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Short rides and getting old

1205 Views 50 Replies 18 Participants Last post by  -Nate
Many years ago when I was an MSF Instructor, I worked with a fellow Instructor who asked me "Are you a long rider or a short rider?" I asked him what he really meant and he said that he prefers taking short rides, usually no more than 30 minutes over taking multi hour or multi day rides. He said that a few minutes on a bike was enough for him, and more than that was just work. That's why, he said, he enjoyed teaching the Basic Rider's Course because it only involved a bit of riding on the little training bikes we used in those days. I still recall how I thought him a real oddball, as nothing excited me more than the thought of taking a multi day ride across the country. But that conversation was about 30 years ago.

Now as I approach 80 in a few weeks, and I still love riding, I find that I have become that same "short rider" that I thought was so odd in the past. I'm not limiting myself to short rides, but I do find that longer rides become more of a chore and less fun as the hours go on. The other day I took a great two hour ride to a favorite restaurant about 100 miles from home where my wife and I have gone many times. I fully enjoyed the ride, and had a great lunch. But the two hour ride home was not as much fun. I found I just wanted that ride to be over with. I was tired and the tiredness was stronger than the fun factor at that point. Maybe its just age getting to me, or maybe its the thought of riding that has become as important, or even more important than the riding itself. So now a "short ride" of an hour or so is what has become ideal for me.

All of this makes me wonder if in a few more years I should buy a Harley cruiser and be satisfied with a two mile ride to a local tavern, have a beer or two, and then do the two mile ride home. I know folks who consider that a good day of riding, and maybe someday I will be one of those folks.
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I've ridden border to border and coast to coast .
That was when I was on the clock of a younger , more motivated guy .
These days I have nothing to prove and nowhere I need to be .
Admittedly , I don't have the once unlimited stamina I had as a young man , or the muscular build of that time .
My cushion-less butt gets a bit achy after an hours ride , but , a short break usually calms those aches .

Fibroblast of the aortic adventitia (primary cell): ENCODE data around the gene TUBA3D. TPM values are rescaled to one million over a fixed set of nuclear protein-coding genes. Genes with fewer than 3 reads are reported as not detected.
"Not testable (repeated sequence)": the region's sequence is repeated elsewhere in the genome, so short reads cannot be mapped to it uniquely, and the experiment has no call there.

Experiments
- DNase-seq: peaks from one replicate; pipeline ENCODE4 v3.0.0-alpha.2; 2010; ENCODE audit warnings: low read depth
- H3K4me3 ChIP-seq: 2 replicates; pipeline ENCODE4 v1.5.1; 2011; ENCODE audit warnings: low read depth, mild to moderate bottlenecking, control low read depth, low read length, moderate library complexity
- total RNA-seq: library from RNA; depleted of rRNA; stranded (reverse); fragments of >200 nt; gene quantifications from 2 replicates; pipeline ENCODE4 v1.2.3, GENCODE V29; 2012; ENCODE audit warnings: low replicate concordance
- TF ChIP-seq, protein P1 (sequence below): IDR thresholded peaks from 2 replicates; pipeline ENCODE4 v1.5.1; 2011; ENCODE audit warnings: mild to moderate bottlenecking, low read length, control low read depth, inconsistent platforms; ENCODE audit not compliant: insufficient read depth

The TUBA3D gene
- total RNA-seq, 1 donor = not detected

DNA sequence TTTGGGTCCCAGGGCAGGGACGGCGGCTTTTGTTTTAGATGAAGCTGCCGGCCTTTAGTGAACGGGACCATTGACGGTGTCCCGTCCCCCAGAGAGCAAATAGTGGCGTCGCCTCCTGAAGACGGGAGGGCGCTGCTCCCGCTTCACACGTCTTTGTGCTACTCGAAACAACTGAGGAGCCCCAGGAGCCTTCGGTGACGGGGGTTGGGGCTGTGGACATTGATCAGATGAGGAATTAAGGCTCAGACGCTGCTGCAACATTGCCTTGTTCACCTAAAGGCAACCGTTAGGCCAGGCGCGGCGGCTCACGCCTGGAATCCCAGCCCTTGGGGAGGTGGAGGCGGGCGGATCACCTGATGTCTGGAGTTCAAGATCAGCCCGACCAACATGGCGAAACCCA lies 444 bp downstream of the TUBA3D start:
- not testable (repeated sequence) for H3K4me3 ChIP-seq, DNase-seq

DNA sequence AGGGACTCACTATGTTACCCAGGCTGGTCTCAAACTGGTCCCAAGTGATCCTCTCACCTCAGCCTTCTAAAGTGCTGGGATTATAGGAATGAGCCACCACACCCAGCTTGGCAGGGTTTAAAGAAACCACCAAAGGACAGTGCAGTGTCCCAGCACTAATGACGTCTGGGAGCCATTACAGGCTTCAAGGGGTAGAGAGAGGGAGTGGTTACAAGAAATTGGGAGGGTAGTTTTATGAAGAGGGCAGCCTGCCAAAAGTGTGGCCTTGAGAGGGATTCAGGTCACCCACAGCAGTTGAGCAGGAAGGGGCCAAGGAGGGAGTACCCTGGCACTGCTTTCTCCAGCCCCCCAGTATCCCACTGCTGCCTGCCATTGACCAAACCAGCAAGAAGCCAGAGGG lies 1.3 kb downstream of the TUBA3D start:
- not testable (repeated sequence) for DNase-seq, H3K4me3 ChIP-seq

Where I ride has a lot to do with the length and pleasantness of the ride , obviously .
I'm still willing to do what it takes ... ;)
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Freeway is boring for me so the bike goes in the truck but rides out in the country are fast and you can cover a lot of ground.
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I'll be 76 in less than a month, and still do multi-state rides a couple times each year. Getting to the Rockies or the Appalachians is a bit of a chore.... 600 miles or so on the interstate is a full day, and 250 to 300 miles in the mountains is about all I can handle. Yeah, it used to be more than that, but I'll take what I can get. How many more years I have left.... we'll see.
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Many years ago when I was an MSF Instructor, I worked with a fellow Instructor who asked me "Are you a long rider or a short rider?" I asked him what he really meant and he said that he prefers taking short rides, usually no more than 30 minutes over taking multi hour or multi day rides. He said that a few minutes on a bike was enough for him, and more than that was just work. That's why, he said, he enjoyed teaching the Basic Rider's Course because it only involved a bit of riding on the little training bikes we used in those days. I still recall how I thought him a real oddball, as nothing excited me more than the thought of taking a multi day ride across the country. But that conversation was about 30 years ago.